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Energy hikes could damage South African mining

1 min read

Max Schwerdtfeger

The Minerals Council of South Africa has warned that increasing electricity prices would damage the country’s mining sector after the public electricity supplier Eskom unveiled plans to raise tariffs by 20.5%.

The Minerals Council said “uncertainty” surrounding electricity supply would be “hugely detrimental to investment and economic growth,” and the proposed tariff increases of 26%, 20% and 9% for the financial years of 2022/23 to 2024/25 are “simply unsustainable” for the mining industry.

Additionally, it claimed that the tariff increase could be as high as 54% depending on the phasing of the court judgment instruction the National Energy Regulator of South Africa to liquidate outstanding regulatory clearing accounts.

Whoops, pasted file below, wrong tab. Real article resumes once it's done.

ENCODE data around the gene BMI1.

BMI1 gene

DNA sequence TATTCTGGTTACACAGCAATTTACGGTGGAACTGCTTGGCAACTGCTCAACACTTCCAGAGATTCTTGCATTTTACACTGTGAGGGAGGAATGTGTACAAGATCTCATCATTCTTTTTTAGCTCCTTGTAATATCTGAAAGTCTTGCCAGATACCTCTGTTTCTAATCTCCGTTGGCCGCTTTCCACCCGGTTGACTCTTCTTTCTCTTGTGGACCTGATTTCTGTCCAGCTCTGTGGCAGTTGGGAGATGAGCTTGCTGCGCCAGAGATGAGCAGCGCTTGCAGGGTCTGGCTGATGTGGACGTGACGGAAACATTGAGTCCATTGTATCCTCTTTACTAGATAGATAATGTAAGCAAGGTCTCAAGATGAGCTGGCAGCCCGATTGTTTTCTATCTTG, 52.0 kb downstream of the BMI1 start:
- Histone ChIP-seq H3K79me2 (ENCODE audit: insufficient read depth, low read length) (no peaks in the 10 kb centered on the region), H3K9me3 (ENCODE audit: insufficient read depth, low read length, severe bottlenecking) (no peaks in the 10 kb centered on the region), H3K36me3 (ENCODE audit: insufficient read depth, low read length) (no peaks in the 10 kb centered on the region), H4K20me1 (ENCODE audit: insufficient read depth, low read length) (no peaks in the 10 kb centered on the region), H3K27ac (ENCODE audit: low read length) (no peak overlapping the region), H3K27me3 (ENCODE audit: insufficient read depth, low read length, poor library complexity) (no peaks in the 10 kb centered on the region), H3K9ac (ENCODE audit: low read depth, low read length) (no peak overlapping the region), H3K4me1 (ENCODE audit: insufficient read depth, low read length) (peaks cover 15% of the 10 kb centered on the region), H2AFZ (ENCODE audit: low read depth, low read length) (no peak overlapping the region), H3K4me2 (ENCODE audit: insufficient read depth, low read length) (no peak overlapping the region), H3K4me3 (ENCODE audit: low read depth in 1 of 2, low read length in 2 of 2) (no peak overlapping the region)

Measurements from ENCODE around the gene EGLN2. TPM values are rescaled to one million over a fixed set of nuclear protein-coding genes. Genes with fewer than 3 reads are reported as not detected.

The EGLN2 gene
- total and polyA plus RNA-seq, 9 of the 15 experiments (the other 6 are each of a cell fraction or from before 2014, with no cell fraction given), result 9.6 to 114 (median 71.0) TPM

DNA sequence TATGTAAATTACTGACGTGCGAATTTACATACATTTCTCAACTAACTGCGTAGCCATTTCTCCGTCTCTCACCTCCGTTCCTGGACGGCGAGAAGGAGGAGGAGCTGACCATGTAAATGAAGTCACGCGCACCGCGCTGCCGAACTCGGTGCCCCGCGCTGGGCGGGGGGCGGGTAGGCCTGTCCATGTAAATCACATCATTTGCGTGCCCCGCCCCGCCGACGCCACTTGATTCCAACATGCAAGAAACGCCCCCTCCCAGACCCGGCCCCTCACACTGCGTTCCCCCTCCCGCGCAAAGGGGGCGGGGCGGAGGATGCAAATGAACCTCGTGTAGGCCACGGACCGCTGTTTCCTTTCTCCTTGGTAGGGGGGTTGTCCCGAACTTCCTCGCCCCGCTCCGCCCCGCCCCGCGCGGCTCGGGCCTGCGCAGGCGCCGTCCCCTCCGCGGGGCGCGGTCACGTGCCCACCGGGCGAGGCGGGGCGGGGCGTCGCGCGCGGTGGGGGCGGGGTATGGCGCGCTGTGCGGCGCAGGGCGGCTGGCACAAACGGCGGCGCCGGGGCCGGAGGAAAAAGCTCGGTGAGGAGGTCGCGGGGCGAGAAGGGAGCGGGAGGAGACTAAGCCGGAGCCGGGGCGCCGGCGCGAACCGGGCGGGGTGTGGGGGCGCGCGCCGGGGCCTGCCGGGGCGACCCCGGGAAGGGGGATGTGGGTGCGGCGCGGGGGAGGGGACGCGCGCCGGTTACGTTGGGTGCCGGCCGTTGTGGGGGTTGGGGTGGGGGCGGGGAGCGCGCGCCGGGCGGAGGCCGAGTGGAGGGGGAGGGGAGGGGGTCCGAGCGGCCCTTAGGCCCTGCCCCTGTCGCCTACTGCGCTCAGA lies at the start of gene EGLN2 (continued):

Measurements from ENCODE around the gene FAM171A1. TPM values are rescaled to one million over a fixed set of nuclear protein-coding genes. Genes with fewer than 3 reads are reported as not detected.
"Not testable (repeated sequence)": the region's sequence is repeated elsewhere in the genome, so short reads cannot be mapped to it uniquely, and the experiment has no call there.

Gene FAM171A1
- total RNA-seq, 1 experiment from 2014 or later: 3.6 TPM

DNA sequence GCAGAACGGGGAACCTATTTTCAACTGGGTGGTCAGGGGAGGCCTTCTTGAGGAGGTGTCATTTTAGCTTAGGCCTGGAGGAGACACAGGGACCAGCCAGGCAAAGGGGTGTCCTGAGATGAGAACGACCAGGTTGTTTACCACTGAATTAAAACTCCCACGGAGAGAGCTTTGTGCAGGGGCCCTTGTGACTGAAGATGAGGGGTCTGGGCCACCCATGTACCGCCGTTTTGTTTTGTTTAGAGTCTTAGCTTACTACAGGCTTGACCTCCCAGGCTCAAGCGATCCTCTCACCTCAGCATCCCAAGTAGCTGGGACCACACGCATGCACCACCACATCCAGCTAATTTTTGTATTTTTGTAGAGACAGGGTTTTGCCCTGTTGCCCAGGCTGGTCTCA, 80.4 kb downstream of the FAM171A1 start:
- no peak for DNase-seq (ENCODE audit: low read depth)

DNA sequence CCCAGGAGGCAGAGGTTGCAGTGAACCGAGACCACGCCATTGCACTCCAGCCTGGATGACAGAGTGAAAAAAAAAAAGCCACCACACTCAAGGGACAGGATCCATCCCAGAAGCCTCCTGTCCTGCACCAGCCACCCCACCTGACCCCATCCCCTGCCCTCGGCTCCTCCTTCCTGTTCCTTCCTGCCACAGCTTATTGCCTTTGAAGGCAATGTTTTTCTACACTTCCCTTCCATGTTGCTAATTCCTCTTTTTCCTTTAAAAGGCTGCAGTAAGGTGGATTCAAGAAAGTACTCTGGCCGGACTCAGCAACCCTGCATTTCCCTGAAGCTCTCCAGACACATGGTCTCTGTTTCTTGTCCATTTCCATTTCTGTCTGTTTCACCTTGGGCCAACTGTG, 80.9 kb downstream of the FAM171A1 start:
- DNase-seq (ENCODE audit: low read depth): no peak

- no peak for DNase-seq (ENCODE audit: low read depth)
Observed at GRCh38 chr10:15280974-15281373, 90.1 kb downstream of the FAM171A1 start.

Henrik Langenhoven, the Chief Economist of the Minerals Council, said the increases in tariffs would be “catastrophic for the economy and the mining industry in particular, with damage coming from the impacts of electricity cost escalation.”

Eskom has said it needs to increase tariffs to raise 6.5 billion rand (US$430 million)  to cover the cost of backup generators.

Implementing Eskom’s request could severely affect the energy-intensive sectors, which account for 41% of the country’s GDP, 44% of employment and 70% of all merchandise exports, Langenhoven said.

Mining contributes 500 billion rand (US$327 billion) to the South African economy every year and accounts for 8.4% of gross domestic product (GDP).

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